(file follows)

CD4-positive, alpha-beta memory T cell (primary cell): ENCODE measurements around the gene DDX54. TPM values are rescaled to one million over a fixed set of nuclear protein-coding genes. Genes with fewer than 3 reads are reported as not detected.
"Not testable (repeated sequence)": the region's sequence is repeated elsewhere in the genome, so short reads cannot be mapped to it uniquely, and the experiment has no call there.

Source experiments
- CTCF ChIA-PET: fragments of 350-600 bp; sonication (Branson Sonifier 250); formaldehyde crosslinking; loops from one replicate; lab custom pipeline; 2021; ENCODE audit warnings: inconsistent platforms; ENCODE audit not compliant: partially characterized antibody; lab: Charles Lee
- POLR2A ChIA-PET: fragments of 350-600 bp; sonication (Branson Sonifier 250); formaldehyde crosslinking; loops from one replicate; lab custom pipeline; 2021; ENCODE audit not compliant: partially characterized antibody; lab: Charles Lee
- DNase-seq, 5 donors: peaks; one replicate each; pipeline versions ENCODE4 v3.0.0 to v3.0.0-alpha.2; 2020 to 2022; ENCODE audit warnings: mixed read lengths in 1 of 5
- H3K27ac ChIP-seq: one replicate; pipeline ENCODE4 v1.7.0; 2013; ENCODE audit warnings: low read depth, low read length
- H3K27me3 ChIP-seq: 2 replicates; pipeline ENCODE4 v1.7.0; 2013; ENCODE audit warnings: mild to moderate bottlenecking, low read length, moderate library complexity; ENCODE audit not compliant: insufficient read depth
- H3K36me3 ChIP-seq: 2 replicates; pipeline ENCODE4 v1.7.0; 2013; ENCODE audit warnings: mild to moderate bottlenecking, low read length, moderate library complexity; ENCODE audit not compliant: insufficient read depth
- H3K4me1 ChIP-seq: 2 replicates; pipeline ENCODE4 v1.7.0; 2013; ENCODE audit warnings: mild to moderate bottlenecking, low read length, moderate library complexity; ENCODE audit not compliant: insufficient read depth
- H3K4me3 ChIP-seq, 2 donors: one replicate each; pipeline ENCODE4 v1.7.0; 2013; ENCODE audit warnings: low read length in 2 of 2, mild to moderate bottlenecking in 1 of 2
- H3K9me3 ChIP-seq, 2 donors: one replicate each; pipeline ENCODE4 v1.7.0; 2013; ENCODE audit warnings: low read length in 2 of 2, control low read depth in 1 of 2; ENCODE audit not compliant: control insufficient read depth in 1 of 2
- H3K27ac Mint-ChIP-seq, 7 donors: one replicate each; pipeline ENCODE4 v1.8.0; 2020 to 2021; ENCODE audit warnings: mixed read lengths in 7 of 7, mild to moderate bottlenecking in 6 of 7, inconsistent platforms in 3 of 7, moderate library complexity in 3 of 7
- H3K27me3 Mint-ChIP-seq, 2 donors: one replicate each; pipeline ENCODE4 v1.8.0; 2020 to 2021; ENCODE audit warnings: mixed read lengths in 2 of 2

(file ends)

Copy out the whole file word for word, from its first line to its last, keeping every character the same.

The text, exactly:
CD4-positive, alpha-beta memory T cell (primary cell): ENCODE measurements around the gene DDX54. TPM values are rescaled to one million over a fixed set of nuclear protein-coding genes. Genes with fewer than 3 reads are reported as not detected.
"Not testable (repeated sequence)": the region's sequence is repeated elsewhere in the genome, so short reads cannot be mapped to it uniquely, and the experiment has no call there.

Source experiments
- CTCF ChIA-PET: fragments of 350-600 bp; sonication (Branson Sonifier 250); formaldehyde crosslinking; loops from one replicate; lab custom pipeline; 2021; ENCODE audit warnings: inconsistent platforms; ENCODE audit not compliant: partially characterized antibody; lab: Charles Lee
- POLR2A ChIA-PET: fragments of 350-600 bp; sonication (Branson Sonifier 250); formaldehyde crosslinking; loops from one replicate; lab custom pipeline; 2021; ENCODE audit not compliant: partially characterized antibody; lab: Charles Lee
- DNase-seq, 5 donors: peaks; one replicate each; pipeline versions ENCODE4 v3.0.0 to v3.0.0-alpha.2; 2020 to 2022; ENCODE audit warnings: mixed read lengths in 1 of 5
- H3K27ac ChIP-seq: one replicate; pipeline ENCODE4 v1.7.0; 2013; ENCODE audit warnings: low read depth, low read length
- H3K27me3 ChIP-seq: 2 replicates; pipeline ENCODE4 v1.7.0; 2013; ENCODE audit warnings: mild to moderate bottlenecking, low read length, moderate library complexity; ENCODE audit not compliant: insufficient read depth
- H3K36me3 ChIP-seq: 2 replicates; pipeline ENCODE4 v1.7.0; 2013; ENCODE audit warnings: mild to moderate bottlenecking, low read length, moderate library complexity; ENCODE audit not compliant: insufficient read depth
- H3K4me1 ChIP-seq: 2 replicates; pipeline ENCODE4 v1.7.0; 2013; ENCODE audit warnings: mild to moderate bottlenecking, low read length, moderate library complexity; ENCODE audit not compliant: insufficient read depth
- H3K4me3 ChIP-seq, 2 donors: one replicate each; pipeline ENCODE4 v1.7.0; 2013; ENCODE audit warnings: low read length in 2 of 2, mild to moderate bottlenecking in 1 of 2
- H3K9me3 ChIP-seq, 2 donors: one replicate each; pipeline ENCODE4 v1.7.0; 2013; ENCODE audit warnings: low read length in 2 of 2, control low read depth in 1 of 2; ENCODE audit not compliant: control insufficient read depth in 1 of 2
- H3K27ac Mint-ChIP-seq, 7 donors: one replicate each; pipeline ENCODE4 v1.8.0; 2020 to 2021; ENCODE audit warnings: mixed read lengths in 7 of 7, mild to moderate bottlenecking in 6 of 7, inconsistent platforms in 3 of 7, moderate library complexity in 3 of 7
- H3K27me3 Mint-ChIP-seq, 2 donors: one replicate each; pipeline ENCODE4 v1.8.0; 2020 to 2021; ENCODE audit warnings: mixed read lengths in 2 of 2